During an interview at the offices of Pinnacle Holdings, which he said is the parent company for Pinnacle Financial Consulting and other endeavors, the Lawrence bankruptcy petition preparer is quick to say that he respects Judge Henry J. Boroff and his ruling in In Re: Rosario, Felix, et al., that he persisted with the case in hopes of receiving guidance on what he is allowed to do as a petition preparer, and that Boroff's judgments about his demeanor and credibility were misperceptions.

"I think he got a wrong read of me," said Burton, who was taken to task by the bankruptcy judge. "I'm passionate about what I'm doing. But I think who [Boroff's] really hurting is pro se debtors."
Pinnacle Holdings is located in Riverwalk Properties, a redeveloped mill on the Merrimack River in Lawrence that is home to a variety of businesses and government offices. Pinnacle, strangely, is not listed in the property's directories. Burton said he conducted the petition preparation work in two separate downtown Lawrence locations that are now closed.

In shiny wingtip oxfords and a shirt with a monogrammed cuff, Burton said that petition preparation "was a small portion of our business, but I did it because I saw a huge need" and that "most of our clients have been very happy with us."

Burton's claims, however, were immediately undermined by further reporting - even during attempts to find sympathetic sources.

One of Pinnacle's petition preparation offices in Lawrence was in the same building as Neighborhood Legal Services, which provides free civil legal assistance to low-income and elderly residents. But despite Burton's characterizations of his work and stated motivation to help a similar population, the staff at NLS do not appear to be kindred spirits. In fact, NLS attorney Marc W. Potvin said he could not comment because the organization has notified Burton of its intent to sue him.

A former classmate of Burton's at the Massachusetts School of Law in Andover also did not defend him.

"One of my clients was robbed by them," were the first words out of Lamya A. Forghany's mouth when a reporter called to ask about Burton and Pinnacle.

Forghany, a Lawrence bankruptcy attorney, said she accepted the client pro bono on a referral from Merrimack Valley Legal Services. According to Forghany, her client had gone to Burton for help with her mortgage. Burton allegedly took the client's money, but made no effort to obtain a home loan modification for her. When the client got a foreclosure notice, Forghany said, Burton pressured the woman to file a Chapter 13 bankruptcy.

Burton allegedly accepted more fees, but the bankruptcy case was dismissed and the client ultimately lost her house. Forghany said her client gave Burton a total of $4,000 to $5,000.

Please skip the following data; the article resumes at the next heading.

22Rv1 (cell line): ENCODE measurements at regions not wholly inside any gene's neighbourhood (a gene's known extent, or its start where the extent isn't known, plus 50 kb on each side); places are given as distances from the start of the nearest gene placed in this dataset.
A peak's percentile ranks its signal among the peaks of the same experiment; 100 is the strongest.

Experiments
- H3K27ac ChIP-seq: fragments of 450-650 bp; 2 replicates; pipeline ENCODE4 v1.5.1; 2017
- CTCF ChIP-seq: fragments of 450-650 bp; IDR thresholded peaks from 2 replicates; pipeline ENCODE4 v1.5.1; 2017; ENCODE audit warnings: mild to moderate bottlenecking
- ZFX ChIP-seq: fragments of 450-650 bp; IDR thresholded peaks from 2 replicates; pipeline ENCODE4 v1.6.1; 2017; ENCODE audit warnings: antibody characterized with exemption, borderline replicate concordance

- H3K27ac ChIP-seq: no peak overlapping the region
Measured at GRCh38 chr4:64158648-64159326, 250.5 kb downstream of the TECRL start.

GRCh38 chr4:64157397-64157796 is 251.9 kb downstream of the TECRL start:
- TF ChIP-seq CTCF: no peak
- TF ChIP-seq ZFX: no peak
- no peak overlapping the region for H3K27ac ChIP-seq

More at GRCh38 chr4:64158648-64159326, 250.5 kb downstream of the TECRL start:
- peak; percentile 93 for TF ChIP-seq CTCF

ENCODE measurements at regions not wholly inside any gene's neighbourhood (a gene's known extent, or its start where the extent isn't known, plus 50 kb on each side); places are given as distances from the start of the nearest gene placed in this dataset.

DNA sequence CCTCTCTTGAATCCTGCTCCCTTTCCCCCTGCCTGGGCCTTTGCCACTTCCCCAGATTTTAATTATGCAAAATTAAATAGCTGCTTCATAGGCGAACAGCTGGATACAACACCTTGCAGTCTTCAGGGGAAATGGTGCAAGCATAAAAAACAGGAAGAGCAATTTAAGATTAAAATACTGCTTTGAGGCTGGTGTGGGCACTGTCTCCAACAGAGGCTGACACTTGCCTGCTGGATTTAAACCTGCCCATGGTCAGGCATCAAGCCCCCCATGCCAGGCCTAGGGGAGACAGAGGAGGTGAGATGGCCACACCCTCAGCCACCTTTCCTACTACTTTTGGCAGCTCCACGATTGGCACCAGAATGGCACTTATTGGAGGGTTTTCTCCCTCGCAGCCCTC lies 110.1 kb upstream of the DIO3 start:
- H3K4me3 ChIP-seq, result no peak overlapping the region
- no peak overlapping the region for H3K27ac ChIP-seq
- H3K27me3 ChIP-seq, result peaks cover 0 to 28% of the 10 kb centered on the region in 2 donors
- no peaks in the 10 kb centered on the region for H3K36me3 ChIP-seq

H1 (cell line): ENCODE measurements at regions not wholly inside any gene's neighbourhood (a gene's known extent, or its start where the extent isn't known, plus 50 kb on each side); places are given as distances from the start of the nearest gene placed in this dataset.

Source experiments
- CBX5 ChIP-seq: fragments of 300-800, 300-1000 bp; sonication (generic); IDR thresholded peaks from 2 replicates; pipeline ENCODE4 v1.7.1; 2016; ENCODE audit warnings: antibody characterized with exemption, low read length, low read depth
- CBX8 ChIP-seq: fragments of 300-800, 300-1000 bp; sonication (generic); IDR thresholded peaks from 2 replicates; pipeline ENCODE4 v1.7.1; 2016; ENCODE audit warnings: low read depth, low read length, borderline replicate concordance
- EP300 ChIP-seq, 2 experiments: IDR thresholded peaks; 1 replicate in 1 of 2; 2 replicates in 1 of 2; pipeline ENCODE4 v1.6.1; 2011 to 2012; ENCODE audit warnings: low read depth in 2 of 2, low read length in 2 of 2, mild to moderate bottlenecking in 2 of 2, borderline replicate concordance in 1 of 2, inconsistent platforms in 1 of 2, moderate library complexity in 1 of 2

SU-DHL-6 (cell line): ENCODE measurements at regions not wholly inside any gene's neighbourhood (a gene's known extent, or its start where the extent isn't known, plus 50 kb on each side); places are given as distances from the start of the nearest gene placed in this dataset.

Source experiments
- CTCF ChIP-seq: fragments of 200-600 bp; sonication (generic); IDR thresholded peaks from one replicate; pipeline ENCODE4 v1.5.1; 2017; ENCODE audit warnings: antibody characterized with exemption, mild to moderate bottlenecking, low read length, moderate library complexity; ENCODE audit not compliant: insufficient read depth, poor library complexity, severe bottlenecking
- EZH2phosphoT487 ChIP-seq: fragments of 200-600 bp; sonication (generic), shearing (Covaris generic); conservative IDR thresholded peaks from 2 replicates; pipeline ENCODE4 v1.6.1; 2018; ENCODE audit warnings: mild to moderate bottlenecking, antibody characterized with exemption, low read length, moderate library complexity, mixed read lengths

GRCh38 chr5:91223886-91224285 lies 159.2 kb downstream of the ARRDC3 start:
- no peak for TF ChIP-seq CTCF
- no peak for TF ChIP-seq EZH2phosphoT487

The most damning condemnation of Burton, however, can be found at Suffolk Superior Court, where Attorney General Martha Coakley is suing Burton and Pinnacle for unfair and deceptive acts and practices in connection with foreclosure-related services and practicing law without a license.
While Boroff's opinion details Burton's technical violations of the Bankruptcy Code, the commonwealth's lawsuit impugns his very motivations as well, alleging that he targeted minority and non-native English speakers desperate to save their homes from foreclosure.

"After receiving advanced payment, Defendants often fail to take any action to negotiate a modification, or are otherwise unable to successfully negotiate any modification to the homeowner's mortgage loan," the complaint against Burton states. "When their loan modification efforts fail, sometimes just days before the distressed homeowner's home is scheduled to be sold at foreclosure, Defendants pressure distressed homeowners into paying Defendants thousands of dollars to file bankruptcy on their behalf in order to delay the foreclosure sale. Defendants' bankruptcy filings on behalf of consumers are often incomplete or consist of erroneous paperwork, ultimately resulting in the dismissal of the bankruptcy proceedings. Further, Defendants refuse to refund any fees despite having failed to provide any tangible benefit to homeowners."

The complaint alleges similar tactics were used in investment schemes.

Burton's attorney, Darrell Mook of Donovan Hatem in Boston, did not respond to multiple requests for comment. In court filings, Burton denies the allegations against him, claiming that the alleged victims are vastly outnumbered by satisfied customers, that any negative outcomes were the fault of the alleged victims, and that fee arrangements and Burton's status as a non-attorney were articulated clearly in documents the alleged victims signed.

During the in-person interview, Burton claimed he shut down his petition-preparation business long before Boroff issued the May 29 opinion enjoining him from such work because he believed the Office of the U.S. Trustee was out to get him and that he would spend more money in legal fees defending himself than he would earn from petition work.

He failed to mention that Superior Court Judge Elizabeth M. Fahey already had enjoined him from "soliciting and providing loan modification, legal, bankruptcy, and investment services" all the way back in March.